As a journalist, I have been able to share stories of public interest, celebrate people’s successes, and warn people about crime or issues of concern in their communities.
Now, as Editor of Autism Parenting Magazine, I’m able to play a part in helping and supporting special needs families all over the world. The main focus of my role is managing the content for both the magazine and the blog, commissioning writers, and ensuring we have articles from doctors, therapists, parents, and people on the spectrum which answer our readers’ toughest questions.
I know this is not an easy job. What drives you?
It’s been more than 10 years since I started my career but I still get such a buzz from seeing my by-line online or on a printed page! I seem to have a natural drive for this industry and inbuilt dedication for the job.
However, in my current role, I’m even more driven by hearing from our readers. When I receive an email from a parent sharing how the magazine has helped their child, it makes all the hard work of my team truly worthwhile.
Do you have a favorite book that made a deep impact on your life? Can you share a story?
It’s so hard to pick just one, but Five Chimneys: A Woman Survivor’s True Story of Auschwitz by Olga Lengyel has always stuck with me — partly because my husband’s family has a personal connection to Olga’s story, and partly because I think it’s so important to remember the tragedies different communities experienced during the Holocaust and Second World War. I also really enjoyed The Curious Incident of the Dog in the Night-time by Mark Haddon which takes a heartwarming look at the world through the eyes of a teenager on the autism spectrum. I love the way this book builds awareness of autism while also engaging readers in an exciting adventure.
Ok wonderful. Thank you for all of that. Here is the main question of our interview. What are your “5 things I wish someone told me when I first started” and why? Please share a story or example for each.
- Believe in yourself. Journalism is a competitive industry with lots of people looking to make their mark. Self-belief and confidence are essential if you want to succeed. Don’t be afraid to put yourself forward for opportunities even if you don’t meet all the qualifying criteria. You never know, something more suited to you might come up at the same company.
You can further your self-belief and confidence by completing work experience and internships or starting your own blog. This hands-on experience will also provide you with a portfolio of cuttings and a strong resume, which is key to securing an entry-level journalism role (isn’t it ironic entry-level almost always requires experience?). Before I secured my first paid role I’d already completed a handful of work experience placements and been published in the local and national press, so I felt super confident — just make sure you don’t do this for too long.
- Be prepared to be a “jack of all trades”. As a journalist these days, you’re not only responsible for the words, you’re also often expected to act as a photographer, image editor, video editor, and even get involved in layout and design. The level of multi-tasking you’ll be required to do often depends on the size of the publication you work for, but the more willing and capable you are, the more likely you are to succeed in the media. When I was a local news reporter I always had a huge camera around my neck when out “on patch” and I had little clue how to operate it!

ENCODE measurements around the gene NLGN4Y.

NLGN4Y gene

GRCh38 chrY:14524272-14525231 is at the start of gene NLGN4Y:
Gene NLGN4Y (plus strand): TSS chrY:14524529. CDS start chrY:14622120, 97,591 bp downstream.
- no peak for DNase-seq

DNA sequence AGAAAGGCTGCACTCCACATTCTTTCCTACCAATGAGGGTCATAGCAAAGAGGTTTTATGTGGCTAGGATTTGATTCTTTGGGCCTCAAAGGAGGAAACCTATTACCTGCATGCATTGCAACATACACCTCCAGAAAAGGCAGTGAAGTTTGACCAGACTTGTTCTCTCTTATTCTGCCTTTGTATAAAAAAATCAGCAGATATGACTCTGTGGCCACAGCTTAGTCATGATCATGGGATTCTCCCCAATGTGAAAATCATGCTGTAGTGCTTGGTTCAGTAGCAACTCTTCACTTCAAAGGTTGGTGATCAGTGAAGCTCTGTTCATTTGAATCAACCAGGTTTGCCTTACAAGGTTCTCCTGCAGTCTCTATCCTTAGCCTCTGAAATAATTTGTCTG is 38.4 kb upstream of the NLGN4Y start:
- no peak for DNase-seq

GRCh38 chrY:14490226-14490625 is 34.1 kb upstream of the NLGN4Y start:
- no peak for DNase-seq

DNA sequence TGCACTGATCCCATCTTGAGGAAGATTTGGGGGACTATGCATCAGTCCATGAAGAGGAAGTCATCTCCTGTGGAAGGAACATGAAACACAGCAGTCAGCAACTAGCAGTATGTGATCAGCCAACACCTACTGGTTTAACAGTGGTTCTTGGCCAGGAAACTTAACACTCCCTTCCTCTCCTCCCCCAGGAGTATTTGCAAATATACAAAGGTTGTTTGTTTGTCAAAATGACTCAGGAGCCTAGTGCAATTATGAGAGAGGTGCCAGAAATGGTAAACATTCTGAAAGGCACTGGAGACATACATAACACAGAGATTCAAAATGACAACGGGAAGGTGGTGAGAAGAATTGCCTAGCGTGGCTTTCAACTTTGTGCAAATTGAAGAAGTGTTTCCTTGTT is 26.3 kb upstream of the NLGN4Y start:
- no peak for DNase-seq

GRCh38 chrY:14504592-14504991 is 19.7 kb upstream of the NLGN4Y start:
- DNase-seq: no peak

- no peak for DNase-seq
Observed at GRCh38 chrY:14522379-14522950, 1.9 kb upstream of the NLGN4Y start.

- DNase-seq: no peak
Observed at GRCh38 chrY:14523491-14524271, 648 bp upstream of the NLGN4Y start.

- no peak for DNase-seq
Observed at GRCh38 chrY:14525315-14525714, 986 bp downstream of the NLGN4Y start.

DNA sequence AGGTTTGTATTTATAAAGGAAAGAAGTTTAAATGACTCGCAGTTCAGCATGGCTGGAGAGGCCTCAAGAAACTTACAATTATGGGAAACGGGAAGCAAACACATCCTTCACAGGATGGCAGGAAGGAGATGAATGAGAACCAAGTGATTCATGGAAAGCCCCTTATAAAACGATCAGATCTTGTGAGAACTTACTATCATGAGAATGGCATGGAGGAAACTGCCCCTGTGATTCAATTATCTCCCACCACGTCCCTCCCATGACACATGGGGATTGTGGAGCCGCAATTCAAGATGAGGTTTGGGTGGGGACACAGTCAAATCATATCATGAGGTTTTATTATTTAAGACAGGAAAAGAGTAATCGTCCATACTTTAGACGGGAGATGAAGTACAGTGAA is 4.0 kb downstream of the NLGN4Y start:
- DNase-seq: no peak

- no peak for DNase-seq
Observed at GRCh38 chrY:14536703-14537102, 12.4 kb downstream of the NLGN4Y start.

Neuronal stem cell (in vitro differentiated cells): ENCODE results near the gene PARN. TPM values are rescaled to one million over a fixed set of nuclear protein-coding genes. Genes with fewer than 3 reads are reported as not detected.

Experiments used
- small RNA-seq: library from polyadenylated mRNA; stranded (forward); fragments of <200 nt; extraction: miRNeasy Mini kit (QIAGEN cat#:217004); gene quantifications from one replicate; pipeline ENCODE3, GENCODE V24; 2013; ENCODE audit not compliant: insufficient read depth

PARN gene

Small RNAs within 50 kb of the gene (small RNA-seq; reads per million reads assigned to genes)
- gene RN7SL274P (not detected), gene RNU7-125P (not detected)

- Keep training and building skills. Following on from my previous tip, I highly recommend completing short courses in photography, video editing, image editing, and learning about programs such as Photoshop and InDesign. It’s also essential you keep on top of media law (especially copyright and defamation) and, of course, SEO is now a vital skill for all online writers.
If you don’t have funds to spare, search for free online training or check out some YouTube videos. There are also many advice-style blogs you can benefit from reading. The more skilled you are in multimedia production, the more job opportunities in journalism will be open to you.
- Build contacts. Almost everyone you meet through work or in everyday life could be a potential source for a story or even a new job! Be warm, friendly and engaging, and make sure you keep people’s contact details. I opt for an old-fashioned little black book but you might prefer to work with a spreadsheet or an online program. You’d be surprised how often a contact you made for one story could be your source for another — often years down the line. If I ever lose a business card before taking down the details I get so frustrated with myself!
- Be honest and true to yourself. Remember your job is to report the truth. There is a huge difference between creating a catchy headline or finding an interesting angle, and distorting the facts or finding a story inappropriately. If something doesn’t feel right in your gut, follow that instinct. There might be times in your career when a boss, colleague, or contact tries to talk you into running an article that doesn’t feel right. Always trust yourself. I’ve only felt myself being pushed into a story once in my career, but I wish I’d been more assertive at the time. This advice is especially important as poor journalism can result in legal issues.
You are a person of great influence. If you could start a movement that would bring the most amount of good to the most amount of people, what would that be? You never know what your idea can trigger. 🙂
Wow, that’s quite a question! I would love to make healthcare free for everyone around the world. In the UK where I’m based, we are lucky to have the National Health Service (NHS) which means everyone has access to a doctor and most surgery is free/covered by taxes. The service has its issues and is far from perfect, but it’s also lifesaving. I cannot imagine how difficult it must be for people without this privilege to fund treatment for themselves and their loved ones. If we could create a global health service where everyone could be supported, how amazing would that be?
Is there a person in the world, or in the US with whom you would like to have a private breakfast or lunch with, and why? He or she might just see this, especially if we tag them. 🙂
I feel I should say something more profound here, but I’m a massive fan of the sitcom Friends. I find the show a huge comfort when I just need to relax and switch off for a while. I often have episodes playing in the background when I’m pottering around the house and I could probably recite the script for most episodes! I would love to meet Lisa Kudrow as Phoebe is my favorite character. I think Lisa comes over very down-to-earth and good fun in her interviews, too! Perhaps she could invite Regina Phalange along to join us?
How can our readers follow you on social media?
This was very meaningful, thank you so much. We wish you only continued success on your great work!